Experts Say These Tips Make a Huge Difference in Post-Surgery Facial Scarring

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Experts Say These Tips Make a Huge Difference in Post-Surgery Facial Scarring featured image
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You most likely didn’t make the decision to get an aesthetic facial procedure lightly—so why would make the after care an afterthought? “Proper wound care is one of the most crucial steps patients can take to minimize any risk of post-surgery scarring,” stresses Wayne, NJ facial plastic surgeon Jeffrey B. Wise, MD. “The incisions need to be kept clean to avoid any potential infections and complications, and scar gel should be applied consistently to help with the healing. This also involves avoiding intense sun exposure, which can elongate healing time. In a nutshell, it’s best to follow the incision care prescribed by your plastic surgeon, as they know best what your specific recovery would take.” Here’s what else the experts say are smart moves to make during recovery:

Listen, Listen, Listen

As Scottsdale, AZ facial plastic surgeon Kelly V. Bomer, MD succinctly sums it up: “You want to protect your financial and emotional investment by taking care of yourself. That includes following the surgeon’s instructions post-surgery.”

Take It Easy

The healing process that comes with a surgical aesthetic procedure isn’t instantaneous. “It can take two months for the incisions and deep sutures to become strong,” says Dr. Bomer, adding that that is why it’s vital not to strain anything. “If there is too much strain on the body’s system or the operated area early on [i.e., in the first two months], the surgical result can be compromised.”

Relax Prior

Campbell, CA dermatologist Amelia K. Hausauer, MD says neuromodulators, such as Botox Cosmetic, Dysport, Xeomin or Jeuvaeu, can be done one-to-two weeks prior to surgery in the region where cuts will be made. “This relaxes the muscles so that you have a thinner fine-line scar.”

Keep It Clean

Sounds simple enough, but Davie, FL dermatologist Marianna Blyumin-Karasik, MD says keeping the scar clean, staying out of the sun, using a gentle cleanser daily, and avoiding any picking or scratching is seriously key. Fort Lauderdale, FL dermatologist Dr. Matthew Elias also gives the go for a gentle cleanser and adds that he likes topical silicon products—preferably ones with SPF. “You want to avoid direct sun exposure to the wound and apply proper sunscreen if the scar is exposed,” advises New York dermatologist Jody A. Levine, MD. “And apply ointment to the scar frequently to keep the wound moist and reduce scabbing.”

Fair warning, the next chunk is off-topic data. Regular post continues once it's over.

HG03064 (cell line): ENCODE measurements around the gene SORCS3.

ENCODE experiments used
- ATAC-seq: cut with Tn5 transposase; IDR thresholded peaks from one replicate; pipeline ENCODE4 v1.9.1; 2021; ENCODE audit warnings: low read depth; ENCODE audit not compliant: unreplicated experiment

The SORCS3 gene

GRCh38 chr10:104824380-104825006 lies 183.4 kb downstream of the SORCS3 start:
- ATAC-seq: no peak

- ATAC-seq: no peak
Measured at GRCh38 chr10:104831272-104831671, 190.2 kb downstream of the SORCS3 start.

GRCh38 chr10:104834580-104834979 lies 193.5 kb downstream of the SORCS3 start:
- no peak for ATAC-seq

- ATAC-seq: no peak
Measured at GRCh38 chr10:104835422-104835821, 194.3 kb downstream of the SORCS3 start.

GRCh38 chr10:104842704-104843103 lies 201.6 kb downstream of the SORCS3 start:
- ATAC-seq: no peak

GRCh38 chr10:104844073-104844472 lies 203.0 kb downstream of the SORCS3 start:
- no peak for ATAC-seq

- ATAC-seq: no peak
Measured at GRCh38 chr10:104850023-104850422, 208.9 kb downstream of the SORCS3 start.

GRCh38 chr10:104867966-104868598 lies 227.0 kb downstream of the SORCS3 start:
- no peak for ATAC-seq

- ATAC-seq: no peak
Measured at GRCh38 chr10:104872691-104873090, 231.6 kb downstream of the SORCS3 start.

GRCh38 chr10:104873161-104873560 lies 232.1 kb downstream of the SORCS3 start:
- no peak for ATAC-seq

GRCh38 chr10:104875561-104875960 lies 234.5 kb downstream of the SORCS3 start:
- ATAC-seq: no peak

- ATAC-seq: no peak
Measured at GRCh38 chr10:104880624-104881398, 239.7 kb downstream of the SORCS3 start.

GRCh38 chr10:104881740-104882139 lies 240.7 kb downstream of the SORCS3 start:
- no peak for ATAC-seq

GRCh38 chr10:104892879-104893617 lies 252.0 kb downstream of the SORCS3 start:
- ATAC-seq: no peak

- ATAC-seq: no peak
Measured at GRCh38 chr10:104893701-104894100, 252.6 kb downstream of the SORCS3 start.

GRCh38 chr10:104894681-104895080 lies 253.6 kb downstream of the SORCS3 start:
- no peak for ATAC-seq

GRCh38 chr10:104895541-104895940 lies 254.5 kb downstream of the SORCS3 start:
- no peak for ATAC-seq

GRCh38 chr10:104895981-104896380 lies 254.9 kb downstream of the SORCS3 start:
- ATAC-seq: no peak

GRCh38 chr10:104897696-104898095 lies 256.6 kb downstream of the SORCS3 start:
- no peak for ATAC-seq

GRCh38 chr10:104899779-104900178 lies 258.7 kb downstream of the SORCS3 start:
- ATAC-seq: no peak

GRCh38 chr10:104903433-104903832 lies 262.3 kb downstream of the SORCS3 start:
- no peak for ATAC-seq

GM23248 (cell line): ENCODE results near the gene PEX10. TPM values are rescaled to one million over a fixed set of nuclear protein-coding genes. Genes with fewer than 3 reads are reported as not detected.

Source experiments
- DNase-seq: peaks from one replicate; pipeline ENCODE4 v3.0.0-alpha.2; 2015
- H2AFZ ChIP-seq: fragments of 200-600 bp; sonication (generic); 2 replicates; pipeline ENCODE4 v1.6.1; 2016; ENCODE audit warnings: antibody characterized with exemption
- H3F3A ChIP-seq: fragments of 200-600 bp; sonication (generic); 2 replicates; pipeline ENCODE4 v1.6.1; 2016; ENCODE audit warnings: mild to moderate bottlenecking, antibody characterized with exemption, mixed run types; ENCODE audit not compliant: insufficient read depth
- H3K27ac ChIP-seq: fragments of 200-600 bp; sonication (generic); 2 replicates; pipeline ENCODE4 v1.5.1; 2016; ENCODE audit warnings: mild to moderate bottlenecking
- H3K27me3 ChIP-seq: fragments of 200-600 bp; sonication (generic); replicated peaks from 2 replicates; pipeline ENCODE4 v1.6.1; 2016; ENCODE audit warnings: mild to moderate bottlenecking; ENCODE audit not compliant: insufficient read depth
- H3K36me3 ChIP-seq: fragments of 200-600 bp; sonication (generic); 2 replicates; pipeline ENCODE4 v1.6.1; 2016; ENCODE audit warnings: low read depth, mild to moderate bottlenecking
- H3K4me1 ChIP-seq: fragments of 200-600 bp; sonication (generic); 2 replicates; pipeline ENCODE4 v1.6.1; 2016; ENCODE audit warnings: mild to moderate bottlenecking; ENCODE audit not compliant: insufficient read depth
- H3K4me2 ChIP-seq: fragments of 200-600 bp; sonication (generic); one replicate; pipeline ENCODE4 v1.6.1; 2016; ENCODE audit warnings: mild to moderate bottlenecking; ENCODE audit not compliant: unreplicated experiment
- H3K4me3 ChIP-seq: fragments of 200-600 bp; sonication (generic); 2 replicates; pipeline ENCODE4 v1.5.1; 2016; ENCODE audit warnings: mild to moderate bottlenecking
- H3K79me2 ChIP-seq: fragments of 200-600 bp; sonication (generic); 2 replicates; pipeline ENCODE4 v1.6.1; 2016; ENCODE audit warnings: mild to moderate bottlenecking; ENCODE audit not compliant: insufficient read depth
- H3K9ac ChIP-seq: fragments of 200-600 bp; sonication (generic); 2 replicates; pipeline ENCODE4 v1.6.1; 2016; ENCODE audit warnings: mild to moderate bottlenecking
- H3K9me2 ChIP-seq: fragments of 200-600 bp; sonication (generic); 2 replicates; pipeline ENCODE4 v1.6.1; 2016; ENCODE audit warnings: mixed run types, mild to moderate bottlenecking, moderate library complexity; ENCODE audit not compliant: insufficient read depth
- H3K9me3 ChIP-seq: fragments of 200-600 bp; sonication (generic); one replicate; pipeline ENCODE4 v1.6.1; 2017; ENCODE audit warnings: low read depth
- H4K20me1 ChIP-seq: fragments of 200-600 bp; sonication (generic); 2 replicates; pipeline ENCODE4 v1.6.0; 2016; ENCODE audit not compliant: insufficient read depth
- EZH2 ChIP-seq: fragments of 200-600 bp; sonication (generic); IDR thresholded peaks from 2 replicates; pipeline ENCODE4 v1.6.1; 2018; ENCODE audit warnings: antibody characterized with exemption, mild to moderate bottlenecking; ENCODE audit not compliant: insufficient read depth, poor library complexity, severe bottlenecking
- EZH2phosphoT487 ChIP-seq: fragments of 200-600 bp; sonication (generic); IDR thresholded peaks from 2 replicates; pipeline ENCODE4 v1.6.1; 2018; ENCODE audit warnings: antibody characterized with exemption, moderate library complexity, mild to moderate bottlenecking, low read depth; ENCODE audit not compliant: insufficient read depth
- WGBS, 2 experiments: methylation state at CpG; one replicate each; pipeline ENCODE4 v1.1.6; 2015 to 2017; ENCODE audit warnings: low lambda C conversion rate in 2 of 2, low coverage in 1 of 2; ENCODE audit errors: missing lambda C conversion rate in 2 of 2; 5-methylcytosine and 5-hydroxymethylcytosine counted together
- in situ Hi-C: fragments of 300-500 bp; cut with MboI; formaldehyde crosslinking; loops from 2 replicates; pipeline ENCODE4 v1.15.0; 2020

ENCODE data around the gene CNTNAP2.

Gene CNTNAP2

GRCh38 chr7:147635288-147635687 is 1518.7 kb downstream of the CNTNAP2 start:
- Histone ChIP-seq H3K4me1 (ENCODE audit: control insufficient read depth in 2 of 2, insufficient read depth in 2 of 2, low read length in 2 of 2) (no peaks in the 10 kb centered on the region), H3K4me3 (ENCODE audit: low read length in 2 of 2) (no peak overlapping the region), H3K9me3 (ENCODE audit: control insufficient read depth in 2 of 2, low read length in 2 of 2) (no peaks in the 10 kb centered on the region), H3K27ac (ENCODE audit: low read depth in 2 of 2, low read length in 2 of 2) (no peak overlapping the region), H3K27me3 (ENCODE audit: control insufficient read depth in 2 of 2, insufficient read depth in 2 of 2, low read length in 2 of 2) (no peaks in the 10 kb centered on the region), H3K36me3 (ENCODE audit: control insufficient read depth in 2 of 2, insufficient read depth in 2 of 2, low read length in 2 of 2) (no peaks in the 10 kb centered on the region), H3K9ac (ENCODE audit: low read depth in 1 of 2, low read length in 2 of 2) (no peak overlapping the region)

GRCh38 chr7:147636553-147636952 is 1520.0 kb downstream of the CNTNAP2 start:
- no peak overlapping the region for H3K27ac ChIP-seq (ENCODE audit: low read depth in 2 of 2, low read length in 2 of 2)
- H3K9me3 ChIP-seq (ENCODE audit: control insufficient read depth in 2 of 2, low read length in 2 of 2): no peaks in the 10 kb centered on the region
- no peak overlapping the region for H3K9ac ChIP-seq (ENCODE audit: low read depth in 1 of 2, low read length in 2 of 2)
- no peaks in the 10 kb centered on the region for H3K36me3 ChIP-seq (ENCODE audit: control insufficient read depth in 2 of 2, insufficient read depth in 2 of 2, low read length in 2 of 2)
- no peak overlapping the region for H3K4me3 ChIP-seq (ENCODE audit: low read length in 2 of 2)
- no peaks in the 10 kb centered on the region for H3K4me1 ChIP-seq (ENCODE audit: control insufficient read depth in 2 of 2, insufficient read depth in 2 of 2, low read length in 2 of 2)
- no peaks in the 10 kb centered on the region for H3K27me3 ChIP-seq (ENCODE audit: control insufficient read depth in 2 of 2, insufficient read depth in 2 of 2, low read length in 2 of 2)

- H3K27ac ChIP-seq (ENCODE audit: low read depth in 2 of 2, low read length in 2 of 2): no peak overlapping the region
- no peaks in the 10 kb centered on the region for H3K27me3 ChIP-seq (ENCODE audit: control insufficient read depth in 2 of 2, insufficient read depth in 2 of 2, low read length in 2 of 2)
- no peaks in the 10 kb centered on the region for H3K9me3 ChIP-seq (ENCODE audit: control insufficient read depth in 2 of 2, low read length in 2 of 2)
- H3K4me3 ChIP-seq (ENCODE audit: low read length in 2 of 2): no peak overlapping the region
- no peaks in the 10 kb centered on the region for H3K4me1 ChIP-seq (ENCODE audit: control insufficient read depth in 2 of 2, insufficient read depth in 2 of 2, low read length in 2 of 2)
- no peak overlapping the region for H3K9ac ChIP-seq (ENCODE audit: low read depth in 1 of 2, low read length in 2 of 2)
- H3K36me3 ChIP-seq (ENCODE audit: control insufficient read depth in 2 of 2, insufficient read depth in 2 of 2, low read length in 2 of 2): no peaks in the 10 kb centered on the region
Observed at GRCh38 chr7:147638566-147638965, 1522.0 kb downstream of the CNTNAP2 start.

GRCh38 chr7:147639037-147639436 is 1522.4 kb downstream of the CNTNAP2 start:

…And Moist

Besides focusing on keeping incisions clean, Palo Alto, CA facial plastic surgeon Sam P. Most, MD says the magical word is moist. “I recommend applying a petroleum-based ointment for the first three weeks.”

Get Protective

Besides always advising patients to keep their incisions clean, New York facial plastic surgeon Konstantin Vasyukevich, MD stresses the importance of protection. “In the initial stages, we recommend covering incisions with a heavy ointment such as Bacitracin or Aquaphor. This ointment helps to prevent drying out of the incisions and promotes healing. After sutures are removed and the incisions healed, we recommend using a silicone based scar gel, such as PureHeal Plus, for a period of a month or two.”

Be Gentle

This one doesn’t just go for your cleanser selection, as Saddle Brook, NJ dermatologist Dr. Fredric Haberman says he’s often asked how safe it is to shower after a facial surgery: “It’s typically OK to allow clean shower water to wash over the wound, as long as you don’t scrub it,” he advises. “In general, it’s good to be gentle.”

Take Up Massage

Dr. Haberman and Dr. Levine also recommend massaging the wound (again, they key word here is gently) to increase blood flow. “Sutures are usually removed between five and eight days,” Dr. Haberman says. “After the sutures have been removed, you can gently massage the skin around the wound twice daily for the first two weeks, and then once a day for a month. [He prefers a moisturizing lotion with vitamin E or aloe.] This will increase the blood flow in the area and prevent scar tissue build-up.” Dr. Vasyukevich backs that suggestion: “Gentle massage of the incisions when applying the ointment or scar gel is strongly encouraged to further promote healing.:

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